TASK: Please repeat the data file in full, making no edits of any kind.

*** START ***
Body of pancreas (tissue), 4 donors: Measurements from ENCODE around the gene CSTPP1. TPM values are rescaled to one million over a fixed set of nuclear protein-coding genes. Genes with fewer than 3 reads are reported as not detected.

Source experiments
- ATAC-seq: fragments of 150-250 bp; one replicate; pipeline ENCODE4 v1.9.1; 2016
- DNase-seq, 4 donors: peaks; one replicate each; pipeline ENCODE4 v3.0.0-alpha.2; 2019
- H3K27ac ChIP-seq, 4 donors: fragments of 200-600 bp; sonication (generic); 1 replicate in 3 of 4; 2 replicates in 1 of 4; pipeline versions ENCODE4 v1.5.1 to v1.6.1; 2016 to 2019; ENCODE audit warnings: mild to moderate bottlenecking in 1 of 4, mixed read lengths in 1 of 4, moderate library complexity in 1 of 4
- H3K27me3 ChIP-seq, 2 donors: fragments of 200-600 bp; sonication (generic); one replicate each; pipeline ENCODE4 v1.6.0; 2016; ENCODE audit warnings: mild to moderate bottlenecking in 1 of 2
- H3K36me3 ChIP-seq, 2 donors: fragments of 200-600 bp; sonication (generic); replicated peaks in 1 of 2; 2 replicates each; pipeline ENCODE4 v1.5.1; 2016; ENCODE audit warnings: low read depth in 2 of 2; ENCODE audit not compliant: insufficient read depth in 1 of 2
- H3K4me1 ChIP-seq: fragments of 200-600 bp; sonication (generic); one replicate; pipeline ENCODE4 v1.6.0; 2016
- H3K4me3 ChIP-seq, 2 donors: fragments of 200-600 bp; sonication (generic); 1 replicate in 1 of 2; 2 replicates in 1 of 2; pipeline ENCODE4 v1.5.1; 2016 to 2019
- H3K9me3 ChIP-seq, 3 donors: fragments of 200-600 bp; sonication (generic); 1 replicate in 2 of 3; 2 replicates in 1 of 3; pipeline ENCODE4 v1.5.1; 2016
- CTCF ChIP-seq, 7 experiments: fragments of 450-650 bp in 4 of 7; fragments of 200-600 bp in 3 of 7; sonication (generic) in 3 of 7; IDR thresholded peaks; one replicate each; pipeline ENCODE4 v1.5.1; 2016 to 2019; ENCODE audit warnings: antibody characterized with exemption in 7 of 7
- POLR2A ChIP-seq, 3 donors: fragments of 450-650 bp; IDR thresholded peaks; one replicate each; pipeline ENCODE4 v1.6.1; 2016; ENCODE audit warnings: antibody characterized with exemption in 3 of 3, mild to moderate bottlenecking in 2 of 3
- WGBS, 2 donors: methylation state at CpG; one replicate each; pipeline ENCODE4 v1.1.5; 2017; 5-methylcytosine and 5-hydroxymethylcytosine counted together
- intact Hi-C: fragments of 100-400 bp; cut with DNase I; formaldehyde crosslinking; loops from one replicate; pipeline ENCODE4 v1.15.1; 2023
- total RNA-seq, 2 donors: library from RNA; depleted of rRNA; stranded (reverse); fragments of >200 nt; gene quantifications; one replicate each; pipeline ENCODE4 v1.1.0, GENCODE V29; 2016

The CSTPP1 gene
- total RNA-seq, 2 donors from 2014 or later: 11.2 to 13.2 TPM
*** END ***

Body of pancreas (tissue), 4 donors: Measurements from ENCODE around the gene CSTPP1. TPM values are rescaled to one million over a fixed set of nuclear protein-coding genes. Genes with fewer than 3 reads are reported as not detected.

Source experiments
- ATAC-seq: fragments of 150-250 bp; one replicate; pipeline ENCODE4 v1.9.1; 2016
- DNase-seq, 4 donors: peaks; one replicate each; pipeline ENCODE4 v3.0.0-alpha.2; 2019
- H3K27ac ChIP-seq, 4 donors: fragments of 200-600 bp; sonication (generic); 1 replicate in 3 of 4; 2 replicates in 1 of 4; pipeline versions ENCODE4 v1.5.1 to v1.6.1; 2016 to 2019; ENCODE audit warnings: mild to moderate bottlenecking in 1 of 4, mixed read lengths in 1 of 4, moderate library complexity in 1 of 4
- H3K27me3 ChIP-seq, 2 donors: fragments of 200-600 bp; sonication (generic); one replicate each; pipeline ENCODE4 v1.6.0; 2016; ENCODE audit warnings: mild to moderate bottlenecking in 1 of 2
- H3K36me3 ChIP-seq, 2 donors: fragments of 200-600 bp; sonication (generic); replicated peaks in 1 of 2; 2 replicates each; pipeline ENCODE4 v1.5.1; 2016; ENCODE audit warnings: low read depth in 2 of 2; ENCODE audit not compliant: insufficient read depth in 1 of 2
- H3K4me1 ChIP-seq: fragments of 200-600 bp; sonication (generic); one replicate; pipeline ENCODE4 v1.6.0; 2016
- H3K4me3 ChIP-seq, 2 donors: fragments of 200-600 bp; sonication (generic); 1 replicate in 1 of 2; 2 replicates in 1 of 2; pipeline ENCODE4 v1.5.1; 2016 to 2019
- H3K9me3 ChIP-seq, 3 donors: fragments of 200-600 bp; sonication (generic); 1 replicate in 2 of 3; 2 replicates in 1 of 3; pipeline ENCODE4 v1.5.1; 2016
- CTCF ChIP-seq, 7 experiments: fragments of 450-650 bp in 4 of 7; fragments of 200-600 bp in 3 of 7; sonication (generic) in 3 of 7; IDR thresholded peaks; one replicate each; pipeline ENCODE4 v1.5.1; 2016 to 2019; ENCODE audit warnings: antibody characterized with exemption in 7 of 7
- POLR2A ChIP-seq, 3 donors: fragments of 450-650 bp; IDR thresholded peaks; one replicate each; pipeline ENCODE4 v1.6.1; 2016; ENCODE audit warnings: antibody characterized with exemption in 3 of 3, mild to moderate bottlenecking in 2 of 3
- WGBS, 2 donors: methylation state at CpG; one replicate each; pipeline ENCODE4 v1.1.5; 2017; 5-methylcytosine and 5-hydroxymethylcytosine counted together
- intact Hi-C: fragments of 100-400 bp; cut with DNase I; formaldehyde crosslinking; loops from one replicate; pipeline ENCODE4 v1.15.1; 2023
- total RNA-seq, 2 donors: library from RNA; depleted of rRNA; stranded (reverse); fragments of >200 nt; gene quantifications; one replicate each; pipeline ENCODE4 v1.1.0, GENCODE V29; 2016

The CSTPP1 gene
- total RNA-seq, 2 donors from 2014 or later: 11.2 to 13.2 TPM